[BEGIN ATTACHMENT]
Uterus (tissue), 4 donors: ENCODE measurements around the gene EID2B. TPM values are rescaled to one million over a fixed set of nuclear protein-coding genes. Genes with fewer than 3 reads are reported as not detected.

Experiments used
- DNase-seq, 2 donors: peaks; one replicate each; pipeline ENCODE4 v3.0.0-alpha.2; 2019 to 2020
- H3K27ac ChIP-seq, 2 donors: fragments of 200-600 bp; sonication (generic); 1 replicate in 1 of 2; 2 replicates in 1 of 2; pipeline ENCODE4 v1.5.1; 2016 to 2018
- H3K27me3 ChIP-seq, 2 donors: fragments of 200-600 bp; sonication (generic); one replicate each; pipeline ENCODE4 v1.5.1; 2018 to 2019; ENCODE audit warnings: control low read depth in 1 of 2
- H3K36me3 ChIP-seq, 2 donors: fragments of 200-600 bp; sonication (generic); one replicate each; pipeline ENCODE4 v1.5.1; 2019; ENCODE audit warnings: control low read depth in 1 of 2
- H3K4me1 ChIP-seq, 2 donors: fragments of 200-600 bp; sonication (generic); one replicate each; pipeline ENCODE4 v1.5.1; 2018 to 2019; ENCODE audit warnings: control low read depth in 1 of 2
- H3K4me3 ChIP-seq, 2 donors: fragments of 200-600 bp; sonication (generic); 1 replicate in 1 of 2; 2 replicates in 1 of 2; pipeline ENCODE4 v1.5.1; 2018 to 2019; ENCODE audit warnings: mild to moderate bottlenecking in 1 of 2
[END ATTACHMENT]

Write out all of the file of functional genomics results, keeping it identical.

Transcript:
Uterus (tissue), 4 donors: ENCODE measurements around the gene EID2B. TPM values are rescaled to one million over a fixed set of nuclear protein-coding genes. Genes with fewer than 3 reads are reported as not detected.

Experiments used
- DNase-seq, 2 donors: peaks; one replicate each; pipeline ENCODE4 v3.0.0-alpha.2; 2019 to 2020
- H3K27ac ChIP-seq, 2 donors: fragments of 200-600 bp; sonication (generic); 1 replicate in 1 of 2; 2 replicates in 1 of 2; pipeline ENCODE4 v1.5.1; 2016 to 2018
- H3K27me3 ChIP-seq, 2 donors: fragments of 200-600 bp; sonication (generic); one replicate each; pipeline ENCODE4 v1.5.1; 2018 to 2019; ENCODE audit warnings: control low read depth in 1 of 2
- H3K36me3 ChIP-seq, 2 donors: fragments of 200-600 bp; sonication (generic); one replicate each; pipeline ENCODE4 v1.5.1; 2019; ENCODE audit warnings: control low read depth in 1 of 2
- H3K4me1 ChIP-seq, 2 donors: fragments of 200-600 bp; sonication (generic); one replicate each; pipeline ENCODE4 v1.5.1; 2018 to 2019; ENCODE audit warnings: control low read depth in 1 of 2
- H3K4me3 ChIP-seq, 2 donors: fragments of 200-600 bp; sonication (generic); 1 replicate in 1 of 2; 2 replicates in 1 of 2; pipeline ENCODE4 v1.5.1; 2018 to 2019; ENCODE audit warnings: mild to moderate bottlenecking in 1 of 2